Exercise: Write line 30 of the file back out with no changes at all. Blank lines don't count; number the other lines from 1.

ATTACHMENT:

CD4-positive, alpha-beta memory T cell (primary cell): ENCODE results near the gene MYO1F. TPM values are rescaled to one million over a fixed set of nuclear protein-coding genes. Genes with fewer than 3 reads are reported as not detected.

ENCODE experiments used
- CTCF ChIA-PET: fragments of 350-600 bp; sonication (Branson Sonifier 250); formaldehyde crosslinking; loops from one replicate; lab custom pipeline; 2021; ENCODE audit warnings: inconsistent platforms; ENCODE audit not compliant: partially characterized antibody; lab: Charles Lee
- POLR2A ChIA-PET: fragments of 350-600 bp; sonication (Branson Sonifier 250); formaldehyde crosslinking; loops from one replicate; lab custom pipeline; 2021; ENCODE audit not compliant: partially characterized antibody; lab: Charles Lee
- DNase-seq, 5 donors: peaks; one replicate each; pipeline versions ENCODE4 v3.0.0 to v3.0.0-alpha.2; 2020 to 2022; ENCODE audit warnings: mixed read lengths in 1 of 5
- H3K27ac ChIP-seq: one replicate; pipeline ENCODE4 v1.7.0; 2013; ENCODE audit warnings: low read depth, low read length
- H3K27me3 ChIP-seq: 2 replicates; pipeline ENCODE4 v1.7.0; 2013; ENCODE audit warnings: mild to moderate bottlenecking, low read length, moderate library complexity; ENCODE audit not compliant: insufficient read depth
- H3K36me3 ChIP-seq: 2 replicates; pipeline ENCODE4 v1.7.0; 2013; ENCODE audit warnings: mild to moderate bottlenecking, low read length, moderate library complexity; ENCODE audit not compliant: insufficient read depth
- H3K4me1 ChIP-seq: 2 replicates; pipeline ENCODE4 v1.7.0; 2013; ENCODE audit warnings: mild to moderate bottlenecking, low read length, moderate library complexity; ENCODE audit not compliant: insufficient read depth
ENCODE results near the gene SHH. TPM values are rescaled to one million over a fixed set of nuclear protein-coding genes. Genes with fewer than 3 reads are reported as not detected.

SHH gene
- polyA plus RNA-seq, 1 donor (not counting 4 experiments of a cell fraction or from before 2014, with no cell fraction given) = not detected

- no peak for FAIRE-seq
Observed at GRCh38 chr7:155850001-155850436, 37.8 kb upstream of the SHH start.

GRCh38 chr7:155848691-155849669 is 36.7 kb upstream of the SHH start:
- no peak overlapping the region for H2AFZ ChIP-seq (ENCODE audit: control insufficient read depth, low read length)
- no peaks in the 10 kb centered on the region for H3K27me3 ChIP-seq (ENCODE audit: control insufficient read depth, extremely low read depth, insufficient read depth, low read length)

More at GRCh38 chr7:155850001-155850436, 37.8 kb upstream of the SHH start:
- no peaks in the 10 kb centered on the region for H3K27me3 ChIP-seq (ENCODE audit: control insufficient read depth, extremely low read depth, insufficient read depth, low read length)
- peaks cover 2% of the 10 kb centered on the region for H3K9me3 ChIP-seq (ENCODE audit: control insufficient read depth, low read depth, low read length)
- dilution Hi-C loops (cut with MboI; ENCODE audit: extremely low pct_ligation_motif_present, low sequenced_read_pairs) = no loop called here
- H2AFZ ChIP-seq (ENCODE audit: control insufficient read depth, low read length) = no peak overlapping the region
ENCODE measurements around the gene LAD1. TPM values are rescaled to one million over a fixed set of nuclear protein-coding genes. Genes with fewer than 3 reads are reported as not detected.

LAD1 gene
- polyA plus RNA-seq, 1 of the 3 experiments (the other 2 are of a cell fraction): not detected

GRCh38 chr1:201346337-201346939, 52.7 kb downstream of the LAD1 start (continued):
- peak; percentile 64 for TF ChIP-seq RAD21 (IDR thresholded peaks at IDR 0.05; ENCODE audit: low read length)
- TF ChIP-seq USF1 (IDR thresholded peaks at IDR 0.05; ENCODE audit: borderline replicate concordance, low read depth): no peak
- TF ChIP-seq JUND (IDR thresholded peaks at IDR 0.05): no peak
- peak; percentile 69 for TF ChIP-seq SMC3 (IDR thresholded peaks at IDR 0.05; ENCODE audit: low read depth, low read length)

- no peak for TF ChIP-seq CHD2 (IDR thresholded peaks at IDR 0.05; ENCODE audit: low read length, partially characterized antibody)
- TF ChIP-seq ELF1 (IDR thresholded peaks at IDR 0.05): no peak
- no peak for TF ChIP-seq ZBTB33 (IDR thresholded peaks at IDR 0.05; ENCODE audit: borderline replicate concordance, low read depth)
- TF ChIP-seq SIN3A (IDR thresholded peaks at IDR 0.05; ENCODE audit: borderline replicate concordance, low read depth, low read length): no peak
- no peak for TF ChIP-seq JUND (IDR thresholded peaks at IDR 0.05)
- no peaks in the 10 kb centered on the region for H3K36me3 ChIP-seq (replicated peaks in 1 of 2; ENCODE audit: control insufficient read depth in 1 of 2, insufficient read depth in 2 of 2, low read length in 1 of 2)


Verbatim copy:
- peak; percentile 69 for TF ChIP-seq SMC3 (IDR thresholded peaks at IDR 0.05; ENCODE audit: low read depth, low read length)